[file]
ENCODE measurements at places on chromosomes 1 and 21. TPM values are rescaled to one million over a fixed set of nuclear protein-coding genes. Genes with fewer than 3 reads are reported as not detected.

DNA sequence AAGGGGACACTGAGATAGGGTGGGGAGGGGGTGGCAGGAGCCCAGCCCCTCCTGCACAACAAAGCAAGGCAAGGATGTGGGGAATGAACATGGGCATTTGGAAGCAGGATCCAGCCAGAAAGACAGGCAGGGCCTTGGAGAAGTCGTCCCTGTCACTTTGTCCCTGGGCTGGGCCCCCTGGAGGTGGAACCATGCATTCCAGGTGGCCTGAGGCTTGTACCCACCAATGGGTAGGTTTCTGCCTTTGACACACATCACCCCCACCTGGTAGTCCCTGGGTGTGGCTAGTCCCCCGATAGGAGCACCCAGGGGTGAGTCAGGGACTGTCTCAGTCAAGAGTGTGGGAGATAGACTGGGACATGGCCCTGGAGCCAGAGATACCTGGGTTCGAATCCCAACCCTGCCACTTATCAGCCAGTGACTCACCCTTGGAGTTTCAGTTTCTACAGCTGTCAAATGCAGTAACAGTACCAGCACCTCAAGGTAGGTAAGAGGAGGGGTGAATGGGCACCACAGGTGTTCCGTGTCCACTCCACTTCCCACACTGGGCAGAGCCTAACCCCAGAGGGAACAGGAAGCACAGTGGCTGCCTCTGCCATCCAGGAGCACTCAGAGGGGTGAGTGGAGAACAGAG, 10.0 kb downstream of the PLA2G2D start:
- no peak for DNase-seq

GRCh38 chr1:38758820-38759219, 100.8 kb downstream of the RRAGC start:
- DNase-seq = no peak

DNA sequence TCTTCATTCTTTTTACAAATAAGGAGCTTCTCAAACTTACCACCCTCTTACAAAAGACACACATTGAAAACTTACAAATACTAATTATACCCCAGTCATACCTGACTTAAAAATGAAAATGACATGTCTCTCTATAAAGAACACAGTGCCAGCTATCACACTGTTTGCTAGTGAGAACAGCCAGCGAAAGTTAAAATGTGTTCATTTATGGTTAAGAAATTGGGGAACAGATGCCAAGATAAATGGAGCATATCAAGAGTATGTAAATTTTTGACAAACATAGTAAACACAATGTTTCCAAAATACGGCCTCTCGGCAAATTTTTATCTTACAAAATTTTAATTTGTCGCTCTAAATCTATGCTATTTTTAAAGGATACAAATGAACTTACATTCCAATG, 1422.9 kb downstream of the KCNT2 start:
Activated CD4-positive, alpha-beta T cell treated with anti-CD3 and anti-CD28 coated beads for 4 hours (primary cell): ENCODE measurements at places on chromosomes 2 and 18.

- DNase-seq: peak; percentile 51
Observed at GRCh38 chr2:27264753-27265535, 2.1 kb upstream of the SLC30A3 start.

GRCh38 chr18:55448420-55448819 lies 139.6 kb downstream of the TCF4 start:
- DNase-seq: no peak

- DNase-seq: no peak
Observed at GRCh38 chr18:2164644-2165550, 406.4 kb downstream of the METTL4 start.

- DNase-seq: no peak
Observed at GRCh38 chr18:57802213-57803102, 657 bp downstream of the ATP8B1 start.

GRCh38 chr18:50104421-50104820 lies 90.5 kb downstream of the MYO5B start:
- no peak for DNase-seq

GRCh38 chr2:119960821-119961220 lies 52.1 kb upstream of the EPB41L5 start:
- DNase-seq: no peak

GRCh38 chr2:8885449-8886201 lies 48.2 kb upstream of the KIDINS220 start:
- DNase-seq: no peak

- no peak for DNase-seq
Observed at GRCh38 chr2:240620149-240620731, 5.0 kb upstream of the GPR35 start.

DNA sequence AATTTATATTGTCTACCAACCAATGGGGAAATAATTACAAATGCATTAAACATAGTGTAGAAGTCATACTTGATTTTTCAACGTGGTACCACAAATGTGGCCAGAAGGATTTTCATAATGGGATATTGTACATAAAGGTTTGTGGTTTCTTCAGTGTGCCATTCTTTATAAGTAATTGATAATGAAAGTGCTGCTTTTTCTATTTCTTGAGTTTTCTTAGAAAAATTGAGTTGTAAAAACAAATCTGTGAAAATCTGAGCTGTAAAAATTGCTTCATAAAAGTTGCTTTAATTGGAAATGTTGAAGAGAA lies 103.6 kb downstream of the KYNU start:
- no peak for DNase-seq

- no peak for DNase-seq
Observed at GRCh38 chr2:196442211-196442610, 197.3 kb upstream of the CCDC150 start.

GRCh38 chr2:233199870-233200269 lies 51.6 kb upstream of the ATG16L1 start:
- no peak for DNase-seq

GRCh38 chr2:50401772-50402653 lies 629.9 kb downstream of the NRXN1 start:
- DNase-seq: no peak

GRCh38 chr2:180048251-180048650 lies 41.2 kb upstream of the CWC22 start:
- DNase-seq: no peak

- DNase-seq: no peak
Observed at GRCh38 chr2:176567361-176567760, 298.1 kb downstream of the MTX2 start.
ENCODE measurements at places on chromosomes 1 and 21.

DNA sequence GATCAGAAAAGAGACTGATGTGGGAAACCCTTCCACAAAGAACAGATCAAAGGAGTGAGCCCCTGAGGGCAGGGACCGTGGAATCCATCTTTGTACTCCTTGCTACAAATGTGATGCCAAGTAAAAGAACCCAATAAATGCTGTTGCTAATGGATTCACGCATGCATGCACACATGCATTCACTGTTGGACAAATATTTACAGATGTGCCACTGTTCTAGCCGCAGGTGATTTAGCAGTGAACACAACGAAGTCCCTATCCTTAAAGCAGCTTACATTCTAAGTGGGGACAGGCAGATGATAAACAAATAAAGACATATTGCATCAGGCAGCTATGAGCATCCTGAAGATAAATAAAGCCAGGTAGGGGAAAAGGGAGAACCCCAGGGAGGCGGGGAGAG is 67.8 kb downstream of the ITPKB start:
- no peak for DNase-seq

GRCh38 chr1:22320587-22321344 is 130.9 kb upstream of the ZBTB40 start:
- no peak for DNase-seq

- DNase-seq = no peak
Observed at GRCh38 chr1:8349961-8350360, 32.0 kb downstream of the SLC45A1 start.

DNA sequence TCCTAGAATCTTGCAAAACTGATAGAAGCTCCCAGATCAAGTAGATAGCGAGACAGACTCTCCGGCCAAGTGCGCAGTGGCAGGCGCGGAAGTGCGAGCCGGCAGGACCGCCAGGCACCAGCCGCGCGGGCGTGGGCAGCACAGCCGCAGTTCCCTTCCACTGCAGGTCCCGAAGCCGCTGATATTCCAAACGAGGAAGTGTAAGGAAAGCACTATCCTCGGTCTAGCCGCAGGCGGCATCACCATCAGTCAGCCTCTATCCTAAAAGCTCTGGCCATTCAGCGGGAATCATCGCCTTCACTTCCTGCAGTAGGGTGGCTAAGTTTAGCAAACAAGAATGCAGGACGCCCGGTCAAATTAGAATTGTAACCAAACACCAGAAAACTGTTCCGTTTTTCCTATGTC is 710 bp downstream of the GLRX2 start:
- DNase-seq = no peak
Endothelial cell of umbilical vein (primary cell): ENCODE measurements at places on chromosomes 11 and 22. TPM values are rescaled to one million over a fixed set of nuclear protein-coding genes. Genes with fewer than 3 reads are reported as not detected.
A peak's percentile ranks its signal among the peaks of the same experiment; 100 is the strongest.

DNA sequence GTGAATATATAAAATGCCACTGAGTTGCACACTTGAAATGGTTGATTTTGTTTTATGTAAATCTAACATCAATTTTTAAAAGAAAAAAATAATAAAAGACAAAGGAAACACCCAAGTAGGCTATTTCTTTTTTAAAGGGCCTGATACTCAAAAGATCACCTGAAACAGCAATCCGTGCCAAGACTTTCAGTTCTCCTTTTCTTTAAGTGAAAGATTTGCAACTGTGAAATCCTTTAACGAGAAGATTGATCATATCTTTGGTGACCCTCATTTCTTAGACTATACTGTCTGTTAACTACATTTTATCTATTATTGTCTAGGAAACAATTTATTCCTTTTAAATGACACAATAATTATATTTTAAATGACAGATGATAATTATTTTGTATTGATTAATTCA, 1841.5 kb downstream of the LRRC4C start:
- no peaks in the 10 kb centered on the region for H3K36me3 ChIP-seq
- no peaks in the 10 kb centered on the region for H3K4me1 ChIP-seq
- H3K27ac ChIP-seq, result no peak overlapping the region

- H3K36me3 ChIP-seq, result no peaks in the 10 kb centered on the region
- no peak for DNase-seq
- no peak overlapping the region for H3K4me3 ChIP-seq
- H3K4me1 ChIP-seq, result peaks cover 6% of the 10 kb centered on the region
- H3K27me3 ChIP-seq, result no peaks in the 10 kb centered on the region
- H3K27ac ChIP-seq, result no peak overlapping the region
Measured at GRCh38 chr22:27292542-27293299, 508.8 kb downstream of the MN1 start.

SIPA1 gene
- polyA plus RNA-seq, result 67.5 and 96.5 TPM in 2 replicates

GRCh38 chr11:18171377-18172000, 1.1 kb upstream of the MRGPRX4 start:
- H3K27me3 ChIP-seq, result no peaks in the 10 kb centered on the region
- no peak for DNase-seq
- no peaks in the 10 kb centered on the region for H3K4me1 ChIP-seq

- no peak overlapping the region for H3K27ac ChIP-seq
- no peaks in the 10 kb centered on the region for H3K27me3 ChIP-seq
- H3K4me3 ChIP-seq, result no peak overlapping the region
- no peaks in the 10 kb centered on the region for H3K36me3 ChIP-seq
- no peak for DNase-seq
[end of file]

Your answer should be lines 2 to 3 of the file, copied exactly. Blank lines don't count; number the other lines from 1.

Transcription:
DNA sequence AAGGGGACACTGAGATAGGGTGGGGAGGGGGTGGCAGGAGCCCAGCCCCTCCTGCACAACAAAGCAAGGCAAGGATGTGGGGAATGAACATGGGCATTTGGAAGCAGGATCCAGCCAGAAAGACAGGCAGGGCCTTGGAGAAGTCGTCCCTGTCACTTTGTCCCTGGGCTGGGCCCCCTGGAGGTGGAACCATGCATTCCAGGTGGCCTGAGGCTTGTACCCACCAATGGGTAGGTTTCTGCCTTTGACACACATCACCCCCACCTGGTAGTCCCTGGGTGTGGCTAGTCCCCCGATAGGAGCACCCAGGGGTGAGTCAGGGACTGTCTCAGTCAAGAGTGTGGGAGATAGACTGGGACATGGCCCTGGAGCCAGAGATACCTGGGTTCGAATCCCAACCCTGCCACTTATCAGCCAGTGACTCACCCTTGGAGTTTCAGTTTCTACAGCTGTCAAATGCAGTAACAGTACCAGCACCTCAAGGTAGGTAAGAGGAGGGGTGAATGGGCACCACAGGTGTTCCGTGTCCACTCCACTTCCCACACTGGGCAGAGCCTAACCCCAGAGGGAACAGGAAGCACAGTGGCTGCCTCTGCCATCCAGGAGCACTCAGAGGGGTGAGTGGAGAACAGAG, 10.0 kb downstream of the PLA2G2D start:
- no peak for DNase-seq